12.103. Accordingly, when three days were over, Demetrius took them, and went over the causeway seven furlongs long: it was a bank in the sea to an island. And when they had gone over the bridge, he proceeded to the northern parts, and showed them where they should meet, which was in a house that was built near the shore, and was a quiet place, and fit for their discoursing together about their work. 13.357. Yet did not this misfortune terrify Alexander; but he made an expedition upon the maritime parts of the country, Raphia and Anthedon, (the name of which king Herod afterwards changed to Agrippias,) and took even that by force. 13.358. But when Alexander saw that Ptolemy was retired from Gaza to Cyprus, and his mother Cleopatra was returned to Egypt, he grew angry at the people of Gaza, because they had invited Ptolemy to assist them, and besieged their city, and ravaged their country. 13.359. But as Apollodotus, the general of the army of Gaza, fell upon the camp of the Jews by night, with two thousand foreign and ten thousand of his own forces, while the night lasted, those of Gaza prevailed, because the enemy was made to believe that it was Ptolemy who attacked them; but when day was come on, and that mistake was corrected, and the Jews knew the truth of the matter, they came back again, and fell upon those of Gaza, and slew of them about a thousand. 13.361. but it happened that before he came Apollodotus was slain; for his brother Lysimachus envying him for the great reputation he had gained among the citizens, slew him, and got the army together, and delivered up the city to Alexander 13.362. who, when he came in at first, lay quiet, but afterward set his army upon the inhabitants of Gaza, and gave them leave to punish them; so some went one way, and some went another, and slew the inhabitants of Gaza; yet were not they of cowardly hearts, but opposed those that came to slay them, and slew as many of the Jews; 13.363. and some of them, when they saw themselves deserted, burnt their own houses, that the enemy might get none of their spoils; nay, some of them, with their own hands, slew their children and their wives, having no other way but this of avoiding slavery for them; 13.364. but the senators, who were in all five hundred, fled to Apollo’s temple, (for this attack happened to be made as they were sitting,) whom Alexander slew; and when he had utterly overthrown their city, he returned to Jerusalem, having spent a year in that siege. 14.163. 3. But now the principal men among the Jews, when they saw Antipater and his sons to grow so much in the good-will the nation bare to them, and in the revenues which they received out of Judea, and out of Hyrcanus’s own wealth, they became ill-disposed to him; 14.164. for indeed Antipater had contracted a friendship with the Roman emperors; and when he had prevailed with Hyrcanus to send them money, he took it to himself, and purloined the present intended, and sent it as if it were his own, and not Hyrcanus’s gift to them. 14.165. Hyrcanus heard of this his management, but took no care about it; nay, he rather was very glad of it. But the chief men of the Jews were therefore in fear, because they saw that Herod was a violent and bold man, and very desirous of acting tyrannically; so they came to Hyrcanus, and now accused Antipater openly, and said to him, “How long wilt thou be quiet under such actions as are now done? Or dost thou not see that Antipater and his sons have already seized upon the government, and that it is only the name of a king which is given thee? 14.166. But do not thou suffer these things to be hidden from thee, nor do thou think to escape danger by being so careless of thyself and of thy kingdom; for Antipater and his sons are not now stewards of thine affairs: do not thou deceive thyself with such a notion; they are evidently absolute lords; 14.167. for Herod, Antipater’s son, hath slain Hezekiah, and those that were with him, and hath thereby transgressed our law, which hath forbidden to slay any man, even though he were a wicked man, unless he had been first condemned to suffer death by the Sanhedrim yet hath he been so insolent as to do this, and that without any authority from thee.” 14.168. 4. Upon Hyrcanus hearing this, he complied with them. The mothers also of those that had been slain by Herod raised his indignation; for those women continued every day in the temple, persuading the king and the people that Herod might undergo a trial before the Sanhedrim for what he had done. 14.169. Hyrcanus was so moved by these complaints, that he summoned Herod to come to his trial for what was charged upon him. Accordingly he came; but his father had persuaded him to come not like a private man, but with a guard, for the security of his person; and that when he had settled the affairs of Galilee in the best manner he could for his own advantage, he should come to his trial, but still with a body of men sufficient for his security on his journey, yet so that he should not come with so great a force as might look like terrifying Hyrcanus, but still such a one as might not expose him naked and unguarded [to his enemies.] 14.171. But when Herod stood before the Sanhedrim, with his body of men about him, he affrighted them all, and no one of his former accusers durst after that bring any charge against him, but there was a deep silence, and nobody knew what was to be done. 14.172. When affairs stood thus, one whose name was Sameas, a righteous man he was, and for that reason above all fear, rose up, and said, “O you that are assessors with me, and O thou that art our king, I neither have ever myself known such a case, nor do I suppose that any one of you can name its parallel, that one who is called to take his trial by us ever stood in such a manner before us; but every one, whosoever he be, that comes to be tried by this Sanhedrim, presents himself in a submissive manner, and like one that is in fear of himself, and that endeavors to move us to compassion, with his hair dishevelled, and in a black and mourning garment: 14.173. but this admirable man Herod, who is accused of murder, and called to answer so heavy an accusation, stands here clothed in purple, and with the hair of his head finely trimmed, and with his armed men about him, that if we shall condemn him by our law, he may slay us, and by overbearing justice may himself escape death. 14.174. Yet do not I make this complaint against Herod himself; he is to be sure more concerned for himself than for the laws; but my complaint is against yourselves, and your king, who gave him a license so to do. However, take you notice, that God is great, and that this very man, whom you are going to absolve and dismiss, for the sake of Hyrcanus, will one day punish both you and your king himself also.” 14.175. Nor did Sameas mistake in any part of this prediction; for when Herod had received the kingdom, he slew all the members of this Sanhedrim, and Hyrcanus himself also, excepting Sameas 14.176. for he had a great honor for him on account of his righteousness, and because, when the city was afterward besieged by Herod and Sosius, he persuaded the people to admit Herod into it; and told them that for their sins they would not be able to escape his hands:—which things will be related by us in their proper places. 14.177. 5. But when Hyrcanus saw that the members of the Sanhedrim were ready to pronounce the sentence of death upon Herod, he put off the trial to another day, and sent privately to Herod, and advised him to fly out of the city, for that by this means he might escape. 14.178. So he retired to Damascus, as though he fled from the king; and when he had been with Sextus Caesar, and had put his own affairs in a sure posture, he resolved to do thus; that in case he were again summoned before the Sanhedrim to take his trial, he would not obey that summons. 14.179. Hereupon the members of the Sanhedrim had great indignation at this posture of affairs, and endeavored to persuade Hyrcanus that all these things were against him; which state of matters he was not ignorant of; but his temper was so unmanly, and so foolish, that he was able to do nothing at all. 14.181. but his father Antipater, and his brother [Phasaelus], met him, and hindered him from assaulting Jerusalem. They also pacified his vehement temper, and persuaded him to do no overt action, but only to affright them with threatenings, and to proceed no further against one who had given him the dignity he had: 14.182. they also desired him not only to be angry that he was summoned, and obliged to come to his trial, but to remember withal how he was dismissed without condemnation, and how he ought to give Hyrcanus thanks for the same; and that he was not to regard only what was disagreeable to him, and be unthankful for his deliverance. 14.183. So they desired him to consider, that since it is God that turns the scales of war, there is great uncertainty in the issue of battles, and that therefore he ought of to expect the victory when he should fight with his king, and him that had supported him, and bestowed many benefits upon him, and had done nothing of itself very severe to him; for that his accusation, which was derived from evil counselors, and not from himself, had rather the suspicion of some severity, than any thing really severe in it. 14.184. Herod was persuaded by these arguments, and believed that it was sufficient for his future hopes to have made a show of his strength before the nation, and done no more to it—and in this state were the affairs of Judea at this time. 20.197. 1. And now Caesar, upon hearing the death of Festus, sent Albinus into Judea, as procurator. But the king deprived Joseph of the high priesthood, and bestowed the succession to that dignity on the son of Aus, who was also himself called Aus. 20.198. Now the report goes that this eldest Aus proved a most fortunate man; for he had five sons who had all performed the office of a high priest to God, and who had himself enjoyed that dignity a long time formerly, which had never happened to any other of our high priests. 20.199. But this younger Aus, who, as we have told you already, took the high priesthood, was a bold man in his temper, and very insolent; he was also of the sect of the Sadducees, who are very rigid in judging offenders, above all the rest of the Jews, as we have already observed; 20.201. but as for those who seemed the most equitable of the citizens, and such as were the most uneasy at the breach of the laws, they disliked what was done; they also sent to the king [Agrippa], desiring him to send to Aus that he should act so no more, for that what he had already done was not to be justified; 20.202. nay, some of them went also to meet Albinus, as he was upon his journey from Alexandria, and informed him that it was not lawful for Aus to assemble a sanhedrim without his consent. 20.203. Whereupon Albinus complied with what they said, and wrote in anger to Aus, and threatened that he would bring him to punishment for what he had done; on which king Agrippa took the high priesthood from him, when he had ruled but three months, and made Jesus, the son of Damneus, high priest. 20.216. 6. Now as many of the Levites, which is a tribe of ours, as were singers of hymns, persuaded the king to assemble a sanhedrim, and to give them leave to wear linen garments, as well as the priests for they said that this would be a work worthy the times of his government, that he might have a memorial of such a novelty, as being his doing.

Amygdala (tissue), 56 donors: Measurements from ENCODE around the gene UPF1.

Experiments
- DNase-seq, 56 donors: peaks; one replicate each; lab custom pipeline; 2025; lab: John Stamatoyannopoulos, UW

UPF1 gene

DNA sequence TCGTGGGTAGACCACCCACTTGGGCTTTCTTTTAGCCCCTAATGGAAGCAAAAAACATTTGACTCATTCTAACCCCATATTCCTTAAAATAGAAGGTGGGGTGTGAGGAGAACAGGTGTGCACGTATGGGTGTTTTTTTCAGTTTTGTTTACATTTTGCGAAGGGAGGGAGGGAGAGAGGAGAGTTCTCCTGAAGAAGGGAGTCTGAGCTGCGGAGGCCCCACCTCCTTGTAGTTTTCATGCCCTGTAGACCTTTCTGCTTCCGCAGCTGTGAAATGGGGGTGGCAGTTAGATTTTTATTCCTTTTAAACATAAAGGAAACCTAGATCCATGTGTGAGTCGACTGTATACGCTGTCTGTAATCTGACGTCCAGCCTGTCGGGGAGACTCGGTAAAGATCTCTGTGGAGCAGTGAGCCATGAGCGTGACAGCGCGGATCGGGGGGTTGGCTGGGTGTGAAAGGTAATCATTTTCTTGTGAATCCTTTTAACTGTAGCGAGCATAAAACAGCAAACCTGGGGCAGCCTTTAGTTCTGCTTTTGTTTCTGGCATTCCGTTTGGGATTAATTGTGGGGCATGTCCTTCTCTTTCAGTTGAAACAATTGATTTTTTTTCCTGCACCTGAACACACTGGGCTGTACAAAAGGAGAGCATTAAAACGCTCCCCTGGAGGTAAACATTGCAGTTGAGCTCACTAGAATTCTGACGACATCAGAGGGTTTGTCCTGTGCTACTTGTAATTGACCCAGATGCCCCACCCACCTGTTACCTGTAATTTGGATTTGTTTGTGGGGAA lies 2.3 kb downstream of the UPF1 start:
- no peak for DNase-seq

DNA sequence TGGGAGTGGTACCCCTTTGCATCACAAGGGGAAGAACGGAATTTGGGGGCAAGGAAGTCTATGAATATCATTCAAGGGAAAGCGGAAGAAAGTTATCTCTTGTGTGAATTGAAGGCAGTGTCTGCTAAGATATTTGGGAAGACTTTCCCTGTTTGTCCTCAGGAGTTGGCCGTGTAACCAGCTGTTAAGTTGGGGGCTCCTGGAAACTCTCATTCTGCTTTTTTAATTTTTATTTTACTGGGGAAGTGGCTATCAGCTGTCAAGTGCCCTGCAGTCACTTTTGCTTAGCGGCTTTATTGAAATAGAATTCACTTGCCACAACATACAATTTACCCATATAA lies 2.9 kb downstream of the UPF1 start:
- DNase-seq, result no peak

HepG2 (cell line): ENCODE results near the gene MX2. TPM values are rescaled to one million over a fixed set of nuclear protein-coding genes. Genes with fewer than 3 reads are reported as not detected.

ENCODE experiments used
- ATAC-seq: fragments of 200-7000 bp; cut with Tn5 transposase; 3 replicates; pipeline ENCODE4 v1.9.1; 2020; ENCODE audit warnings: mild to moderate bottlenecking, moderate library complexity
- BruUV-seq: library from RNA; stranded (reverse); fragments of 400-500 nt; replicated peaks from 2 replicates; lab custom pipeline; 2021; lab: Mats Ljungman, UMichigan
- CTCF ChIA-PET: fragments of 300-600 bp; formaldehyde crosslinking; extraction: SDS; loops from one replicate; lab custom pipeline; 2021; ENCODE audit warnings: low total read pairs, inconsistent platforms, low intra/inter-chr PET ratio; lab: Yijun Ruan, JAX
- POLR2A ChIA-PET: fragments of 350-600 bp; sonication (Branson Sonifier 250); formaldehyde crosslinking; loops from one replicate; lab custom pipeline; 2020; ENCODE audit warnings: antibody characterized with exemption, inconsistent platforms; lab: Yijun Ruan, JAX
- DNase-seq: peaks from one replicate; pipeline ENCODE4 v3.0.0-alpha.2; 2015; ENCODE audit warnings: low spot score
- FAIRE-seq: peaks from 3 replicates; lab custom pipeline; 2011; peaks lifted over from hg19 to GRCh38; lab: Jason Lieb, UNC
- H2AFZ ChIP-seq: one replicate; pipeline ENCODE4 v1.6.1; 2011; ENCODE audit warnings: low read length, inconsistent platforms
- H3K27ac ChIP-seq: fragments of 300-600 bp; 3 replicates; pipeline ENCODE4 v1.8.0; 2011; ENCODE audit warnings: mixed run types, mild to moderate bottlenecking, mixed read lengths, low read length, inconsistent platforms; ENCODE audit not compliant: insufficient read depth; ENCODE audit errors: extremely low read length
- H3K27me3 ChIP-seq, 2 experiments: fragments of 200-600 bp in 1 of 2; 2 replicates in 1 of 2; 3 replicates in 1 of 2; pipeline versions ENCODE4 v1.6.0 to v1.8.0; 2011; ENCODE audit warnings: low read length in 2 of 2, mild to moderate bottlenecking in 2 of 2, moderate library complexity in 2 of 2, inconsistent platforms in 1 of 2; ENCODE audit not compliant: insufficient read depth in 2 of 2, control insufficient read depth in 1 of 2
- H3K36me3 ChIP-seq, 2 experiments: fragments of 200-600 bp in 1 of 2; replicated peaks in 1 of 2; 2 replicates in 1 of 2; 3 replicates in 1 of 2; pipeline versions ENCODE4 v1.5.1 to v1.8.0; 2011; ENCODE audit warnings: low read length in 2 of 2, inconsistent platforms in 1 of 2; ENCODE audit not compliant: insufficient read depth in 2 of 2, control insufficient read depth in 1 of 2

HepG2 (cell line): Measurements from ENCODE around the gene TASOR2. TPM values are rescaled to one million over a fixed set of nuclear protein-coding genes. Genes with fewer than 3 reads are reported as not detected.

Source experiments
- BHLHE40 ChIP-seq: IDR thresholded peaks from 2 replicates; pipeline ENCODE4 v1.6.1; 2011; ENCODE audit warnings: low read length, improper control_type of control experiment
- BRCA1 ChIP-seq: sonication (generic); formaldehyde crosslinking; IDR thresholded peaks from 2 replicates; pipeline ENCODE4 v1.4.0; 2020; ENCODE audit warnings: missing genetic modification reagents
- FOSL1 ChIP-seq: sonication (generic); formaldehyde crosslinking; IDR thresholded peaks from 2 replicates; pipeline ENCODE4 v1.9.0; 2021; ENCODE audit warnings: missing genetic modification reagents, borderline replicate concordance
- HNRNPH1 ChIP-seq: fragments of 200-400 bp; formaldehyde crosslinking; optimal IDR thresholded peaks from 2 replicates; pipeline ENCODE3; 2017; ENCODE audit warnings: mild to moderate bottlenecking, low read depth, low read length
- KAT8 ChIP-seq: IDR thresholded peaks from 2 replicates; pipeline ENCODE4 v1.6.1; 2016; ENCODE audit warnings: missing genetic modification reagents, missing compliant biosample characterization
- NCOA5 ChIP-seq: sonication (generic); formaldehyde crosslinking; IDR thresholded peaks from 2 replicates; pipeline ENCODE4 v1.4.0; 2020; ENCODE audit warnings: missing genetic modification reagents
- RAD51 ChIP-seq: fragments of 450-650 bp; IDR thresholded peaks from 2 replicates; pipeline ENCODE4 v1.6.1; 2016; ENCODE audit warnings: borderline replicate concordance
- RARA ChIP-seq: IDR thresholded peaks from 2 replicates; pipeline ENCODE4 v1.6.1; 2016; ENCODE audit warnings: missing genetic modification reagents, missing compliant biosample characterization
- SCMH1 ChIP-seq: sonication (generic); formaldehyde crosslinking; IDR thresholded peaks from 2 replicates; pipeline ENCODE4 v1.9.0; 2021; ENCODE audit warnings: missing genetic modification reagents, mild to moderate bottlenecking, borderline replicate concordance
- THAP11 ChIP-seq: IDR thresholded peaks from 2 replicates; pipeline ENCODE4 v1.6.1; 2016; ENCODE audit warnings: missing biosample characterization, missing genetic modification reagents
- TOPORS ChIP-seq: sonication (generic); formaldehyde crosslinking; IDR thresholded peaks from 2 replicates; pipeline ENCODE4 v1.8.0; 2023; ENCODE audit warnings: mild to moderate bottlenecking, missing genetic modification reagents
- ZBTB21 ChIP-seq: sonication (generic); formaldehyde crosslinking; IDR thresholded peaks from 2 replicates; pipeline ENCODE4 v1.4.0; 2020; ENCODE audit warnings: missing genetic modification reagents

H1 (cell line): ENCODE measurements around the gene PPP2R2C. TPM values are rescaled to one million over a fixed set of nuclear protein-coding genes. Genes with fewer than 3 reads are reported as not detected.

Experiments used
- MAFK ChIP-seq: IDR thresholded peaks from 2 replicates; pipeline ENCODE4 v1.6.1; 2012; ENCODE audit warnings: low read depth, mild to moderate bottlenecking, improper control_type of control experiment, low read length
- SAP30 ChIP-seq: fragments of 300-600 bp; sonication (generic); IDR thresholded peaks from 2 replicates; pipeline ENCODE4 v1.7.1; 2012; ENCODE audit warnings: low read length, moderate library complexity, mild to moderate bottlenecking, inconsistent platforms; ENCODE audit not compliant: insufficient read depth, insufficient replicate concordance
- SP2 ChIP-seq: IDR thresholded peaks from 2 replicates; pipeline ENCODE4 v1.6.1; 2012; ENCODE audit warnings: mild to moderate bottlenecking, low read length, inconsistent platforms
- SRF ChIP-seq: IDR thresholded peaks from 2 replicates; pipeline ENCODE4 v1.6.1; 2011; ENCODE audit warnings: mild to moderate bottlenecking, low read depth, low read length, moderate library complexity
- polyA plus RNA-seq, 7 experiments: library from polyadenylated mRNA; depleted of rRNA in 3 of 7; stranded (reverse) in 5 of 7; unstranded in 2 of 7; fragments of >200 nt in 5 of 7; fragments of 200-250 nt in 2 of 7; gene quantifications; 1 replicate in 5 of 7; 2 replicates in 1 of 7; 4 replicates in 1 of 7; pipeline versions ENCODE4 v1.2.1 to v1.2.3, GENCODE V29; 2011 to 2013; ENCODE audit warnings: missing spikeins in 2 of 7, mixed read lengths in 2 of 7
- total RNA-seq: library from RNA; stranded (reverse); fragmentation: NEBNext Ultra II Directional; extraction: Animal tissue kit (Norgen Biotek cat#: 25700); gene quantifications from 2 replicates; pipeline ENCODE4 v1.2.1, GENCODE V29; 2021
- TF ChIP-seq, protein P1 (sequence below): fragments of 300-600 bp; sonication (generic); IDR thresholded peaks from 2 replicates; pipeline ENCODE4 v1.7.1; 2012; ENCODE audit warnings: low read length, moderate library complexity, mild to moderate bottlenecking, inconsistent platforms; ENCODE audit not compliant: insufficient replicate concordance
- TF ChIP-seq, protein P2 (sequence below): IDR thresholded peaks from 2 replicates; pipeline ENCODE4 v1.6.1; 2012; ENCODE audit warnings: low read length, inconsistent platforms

8. Josephus Flavius, Jewish War, 1.208-1.211, 1.537 (1st cent. CE - 1st cent. CE)